Influence of ceramic short fibers and particles on the very high-cycle fatigue behavior of Al-matrix-compositesWednesday (28.09.2016) 09:30 - 09:45 Part of:
During technical operation, high performance materials are very often exposed to cyclic loading conditions leading to damage accumulation until the final fatal fracture. Concurrently, quite high requirements with regard to high number of cycles without any damage are claimed for the majority of parts in components.
In the past, the fatigue behavior of Al-matrix composites (Al-MMCs) reinforced by alumina particles or short fibers was intensively studied in the LCF and HCF range. Nowadays, also the long life behavior of this material class up to the very high cycle fatigue regime (VHCF) is of great interest.
The present investigations are focused on Al-MMCs with 15 Vol.% of alumina particles in comparison to 20 Vol.% of alumina short fibers tested by ultrasonic fatigue under symmetric loading conditions (R=-1) and stress amplitudes ? 140 MPa up to 109 cycles. Furthermore, the aging conditions of the aluminum matrix (peak aged, overaged) is relevant for the fatigue behavior. Different specimen geometries and investigation methods were used for a better characterization of the underlying fatigue mechanisms. The fatigue tests were complemented by in situ full surface view thermography and digital image correlation, respectively. Moreover, the resonance frequency as well as the damage parameter were evaluated in order to determine the beginning of damage in the Al-MMCs. It is possible to determine critical changes in temperature, resonance frequency and damage parameter leading to the final fatale fracture. Furthermore, local heating as well as strain localizations developing in dependence on the number of cycles in the specimens allow conclusions on the damage behavior. The results of fatigue tests were correlated with subsequent microstructural observations, micro hardness measurements and X-ray diffraction analysis.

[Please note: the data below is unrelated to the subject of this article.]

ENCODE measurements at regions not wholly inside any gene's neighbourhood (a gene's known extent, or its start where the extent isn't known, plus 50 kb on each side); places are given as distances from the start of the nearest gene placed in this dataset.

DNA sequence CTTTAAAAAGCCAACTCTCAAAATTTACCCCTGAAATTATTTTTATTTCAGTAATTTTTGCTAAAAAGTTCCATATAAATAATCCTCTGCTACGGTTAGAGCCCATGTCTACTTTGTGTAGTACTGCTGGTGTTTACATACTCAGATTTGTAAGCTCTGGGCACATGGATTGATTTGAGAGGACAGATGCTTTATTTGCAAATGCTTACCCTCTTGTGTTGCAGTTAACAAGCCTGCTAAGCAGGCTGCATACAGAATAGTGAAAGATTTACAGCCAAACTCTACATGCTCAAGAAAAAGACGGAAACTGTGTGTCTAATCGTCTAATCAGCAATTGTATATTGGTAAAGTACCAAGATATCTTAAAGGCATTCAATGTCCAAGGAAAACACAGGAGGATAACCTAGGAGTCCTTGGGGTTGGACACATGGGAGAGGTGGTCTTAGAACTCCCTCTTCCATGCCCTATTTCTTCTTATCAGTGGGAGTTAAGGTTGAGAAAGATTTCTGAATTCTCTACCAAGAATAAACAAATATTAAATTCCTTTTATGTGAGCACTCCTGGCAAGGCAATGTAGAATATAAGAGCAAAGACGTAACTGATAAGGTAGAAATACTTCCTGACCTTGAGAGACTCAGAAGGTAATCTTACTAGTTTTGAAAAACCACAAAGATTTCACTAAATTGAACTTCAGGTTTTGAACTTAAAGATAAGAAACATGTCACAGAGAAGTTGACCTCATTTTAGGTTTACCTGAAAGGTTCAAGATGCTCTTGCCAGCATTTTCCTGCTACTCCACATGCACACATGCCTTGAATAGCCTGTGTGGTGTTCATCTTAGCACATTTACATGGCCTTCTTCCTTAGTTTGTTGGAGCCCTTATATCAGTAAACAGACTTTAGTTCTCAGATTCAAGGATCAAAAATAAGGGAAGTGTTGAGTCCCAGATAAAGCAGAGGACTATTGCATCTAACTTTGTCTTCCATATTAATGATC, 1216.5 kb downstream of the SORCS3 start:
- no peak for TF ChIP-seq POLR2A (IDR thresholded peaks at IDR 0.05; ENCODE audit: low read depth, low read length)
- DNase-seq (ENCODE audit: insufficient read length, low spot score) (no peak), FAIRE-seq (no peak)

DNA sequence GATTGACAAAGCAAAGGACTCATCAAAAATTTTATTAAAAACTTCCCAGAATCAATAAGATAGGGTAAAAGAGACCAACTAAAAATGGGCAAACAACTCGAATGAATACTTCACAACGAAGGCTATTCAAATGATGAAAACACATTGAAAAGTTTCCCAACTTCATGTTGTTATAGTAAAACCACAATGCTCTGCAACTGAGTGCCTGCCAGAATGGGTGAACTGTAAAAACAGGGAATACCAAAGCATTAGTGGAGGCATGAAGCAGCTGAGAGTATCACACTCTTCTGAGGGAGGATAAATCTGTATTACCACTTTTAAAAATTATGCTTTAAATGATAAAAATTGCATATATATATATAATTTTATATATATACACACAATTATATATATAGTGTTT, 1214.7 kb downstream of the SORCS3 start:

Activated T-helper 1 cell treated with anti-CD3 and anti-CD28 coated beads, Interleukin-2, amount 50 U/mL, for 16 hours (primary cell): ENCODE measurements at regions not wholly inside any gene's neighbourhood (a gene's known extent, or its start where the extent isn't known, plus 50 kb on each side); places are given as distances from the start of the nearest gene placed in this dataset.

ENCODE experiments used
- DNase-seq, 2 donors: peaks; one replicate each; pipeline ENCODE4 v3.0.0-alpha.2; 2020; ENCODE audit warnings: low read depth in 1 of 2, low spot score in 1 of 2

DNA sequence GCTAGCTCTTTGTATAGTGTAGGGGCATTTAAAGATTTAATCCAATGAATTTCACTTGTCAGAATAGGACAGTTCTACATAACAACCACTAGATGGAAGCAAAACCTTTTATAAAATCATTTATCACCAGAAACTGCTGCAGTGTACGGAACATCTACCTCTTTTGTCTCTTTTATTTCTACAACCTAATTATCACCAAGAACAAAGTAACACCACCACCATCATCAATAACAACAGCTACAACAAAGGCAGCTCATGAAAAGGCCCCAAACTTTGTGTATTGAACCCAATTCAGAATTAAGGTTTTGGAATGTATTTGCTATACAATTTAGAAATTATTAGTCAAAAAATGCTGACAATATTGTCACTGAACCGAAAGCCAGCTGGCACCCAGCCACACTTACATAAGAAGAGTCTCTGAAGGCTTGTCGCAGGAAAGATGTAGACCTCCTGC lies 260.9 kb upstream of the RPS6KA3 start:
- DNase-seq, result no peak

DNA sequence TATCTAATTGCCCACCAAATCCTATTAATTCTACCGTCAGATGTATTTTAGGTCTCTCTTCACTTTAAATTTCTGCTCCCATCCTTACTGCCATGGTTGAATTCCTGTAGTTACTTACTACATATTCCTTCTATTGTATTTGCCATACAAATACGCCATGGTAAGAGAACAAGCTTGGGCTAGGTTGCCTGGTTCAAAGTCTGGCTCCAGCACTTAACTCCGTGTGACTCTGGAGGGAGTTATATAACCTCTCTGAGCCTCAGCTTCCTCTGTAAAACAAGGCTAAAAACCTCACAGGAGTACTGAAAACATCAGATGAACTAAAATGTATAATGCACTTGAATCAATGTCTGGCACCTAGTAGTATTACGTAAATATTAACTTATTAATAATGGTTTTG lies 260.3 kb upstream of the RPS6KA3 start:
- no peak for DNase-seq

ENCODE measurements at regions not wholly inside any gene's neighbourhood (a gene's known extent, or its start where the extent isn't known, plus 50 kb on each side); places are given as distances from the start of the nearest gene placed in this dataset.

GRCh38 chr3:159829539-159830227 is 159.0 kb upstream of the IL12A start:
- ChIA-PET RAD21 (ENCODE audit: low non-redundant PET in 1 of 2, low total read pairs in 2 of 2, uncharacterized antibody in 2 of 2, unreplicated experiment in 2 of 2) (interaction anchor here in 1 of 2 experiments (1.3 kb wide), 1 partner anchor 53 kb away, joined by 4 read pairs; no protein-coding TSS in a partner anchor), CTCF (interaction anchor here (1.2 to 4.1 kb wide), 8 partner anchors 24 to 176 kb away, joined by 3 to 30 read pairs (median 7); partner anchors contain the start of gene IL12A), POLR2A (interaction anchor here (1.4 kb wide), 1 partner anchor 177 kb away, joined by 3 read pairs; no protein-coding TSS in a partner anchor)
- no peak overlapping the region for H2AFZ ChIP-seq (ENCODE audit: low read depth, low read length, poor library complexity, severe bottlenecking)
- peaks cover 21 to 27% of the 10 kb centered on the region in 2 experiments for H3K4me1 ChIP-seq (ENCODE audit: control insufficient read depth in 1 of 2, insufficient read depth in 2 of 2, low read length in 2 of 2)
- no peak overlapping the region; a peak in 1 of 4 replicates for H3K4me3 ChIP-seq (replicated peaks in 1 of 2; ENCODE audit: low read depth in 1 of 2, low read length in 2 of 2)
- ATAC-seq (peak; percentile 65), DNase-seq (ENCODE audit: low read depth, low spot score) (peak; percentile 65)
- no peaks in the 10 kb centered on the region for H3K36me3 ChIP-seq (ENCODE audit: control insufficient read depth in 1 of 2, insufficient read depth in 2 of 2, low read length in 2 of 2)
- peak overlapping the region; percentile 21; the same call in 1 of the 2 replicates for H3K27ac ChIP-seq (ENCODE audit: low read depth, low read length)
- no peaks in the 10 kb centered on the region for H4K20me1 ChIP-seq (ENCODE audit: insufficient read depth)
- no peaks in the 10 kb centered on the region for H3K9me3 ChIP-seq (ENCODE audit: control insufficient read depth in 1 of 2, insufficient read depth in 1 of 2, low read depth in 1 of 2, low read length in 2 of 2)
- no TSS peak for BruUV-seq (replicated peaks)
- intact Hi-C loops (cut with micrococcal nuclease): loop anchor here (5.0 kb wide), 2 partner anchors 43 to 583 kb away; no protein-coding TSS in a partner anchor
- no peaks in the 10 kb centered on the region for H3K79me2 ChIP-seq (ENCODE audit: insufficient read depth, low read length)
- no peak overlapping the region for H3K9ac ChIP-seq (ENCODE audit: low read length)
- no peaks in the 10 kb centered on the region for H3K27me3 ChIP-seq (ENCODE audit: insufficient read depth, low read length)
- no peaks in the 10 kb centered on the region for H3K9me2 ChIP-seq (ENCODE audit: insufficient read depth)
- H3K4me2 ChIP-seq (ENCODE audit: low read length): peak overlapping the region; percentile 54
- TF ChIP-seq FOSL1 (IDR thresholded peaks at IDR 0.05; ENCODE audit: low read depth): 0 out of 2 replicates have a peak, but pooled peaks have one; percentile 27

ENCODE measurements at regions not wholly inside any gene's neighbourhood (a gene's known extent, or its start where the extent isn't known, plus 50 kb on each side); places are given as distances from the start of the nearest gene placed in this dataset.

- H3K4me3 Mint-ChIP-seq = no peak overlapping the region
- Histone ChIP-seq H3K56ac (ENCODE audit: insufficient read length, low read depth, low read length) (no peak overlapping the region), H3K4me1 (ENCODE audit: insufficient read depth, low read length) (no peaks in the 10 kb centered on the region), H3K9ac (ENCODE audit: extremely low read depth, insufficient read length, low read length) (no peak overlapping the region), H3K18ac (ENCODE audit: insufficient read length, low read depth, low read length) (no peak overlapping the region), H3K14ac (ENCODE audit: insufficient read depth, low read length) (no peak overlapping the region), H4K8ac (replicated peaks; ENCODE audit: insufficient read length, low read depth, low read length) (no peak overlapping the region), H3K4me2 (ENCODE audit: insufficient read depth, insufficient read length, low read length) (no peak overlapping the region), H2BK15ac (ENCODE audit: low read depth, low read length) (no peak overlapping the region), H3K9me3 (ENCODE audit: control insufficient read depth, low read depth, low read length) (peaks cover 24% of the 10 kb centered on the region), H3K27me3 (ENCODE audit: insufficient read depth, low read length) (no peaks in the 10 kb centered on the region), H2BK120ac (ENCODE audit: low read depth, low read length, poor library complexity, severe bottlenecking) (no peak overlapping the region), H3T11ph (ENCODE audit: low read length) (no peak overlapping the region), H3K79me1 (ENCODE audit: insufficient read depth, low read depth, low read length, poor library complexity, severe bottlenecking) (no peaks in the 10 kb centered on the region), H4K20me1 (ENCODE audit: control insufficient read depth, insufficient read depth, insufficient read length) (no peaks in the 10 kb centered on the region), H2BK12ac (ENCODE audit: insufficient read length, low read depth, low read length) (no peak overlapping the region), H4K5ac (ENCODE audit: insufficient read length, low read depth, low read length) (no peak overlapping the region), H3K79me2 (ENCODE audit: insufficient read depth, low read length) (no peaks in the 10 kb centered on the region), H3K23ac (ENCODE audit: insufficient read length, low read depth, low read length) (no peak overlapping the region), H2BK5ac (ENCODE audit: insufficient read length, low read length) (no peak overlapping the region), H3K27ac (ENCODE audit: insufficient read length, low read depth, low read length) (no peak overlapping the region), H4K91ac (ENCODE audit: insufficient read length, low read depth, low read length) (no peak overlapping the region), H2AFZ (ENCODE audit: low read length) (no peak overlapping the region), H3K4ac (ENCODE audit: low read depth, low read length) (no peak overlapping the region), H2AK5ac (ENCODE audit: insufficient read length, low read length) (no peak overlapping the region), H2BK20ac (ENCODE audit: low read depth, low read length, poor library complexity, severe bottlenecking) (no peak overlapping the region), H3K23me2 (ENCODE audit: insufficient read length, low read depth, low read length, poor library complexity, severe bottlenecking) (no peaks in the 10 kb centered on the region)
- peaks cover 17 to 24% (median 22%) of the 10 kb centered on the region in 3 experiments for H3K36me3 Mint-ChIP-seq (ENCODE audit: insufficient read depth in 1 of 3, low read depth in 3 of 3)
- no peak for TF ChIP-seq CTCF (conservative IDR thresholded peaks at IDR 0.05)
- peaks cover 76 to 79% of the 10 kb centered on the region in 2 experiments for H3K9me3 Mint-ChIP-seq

The combination of all methods contributes to a better understanding of damage mechanisms and damage accumulation in metal matrix composites in dependence on the different reinforcements, stress amplitudes and aging conditions in comparison to their unreinforced counterparts.
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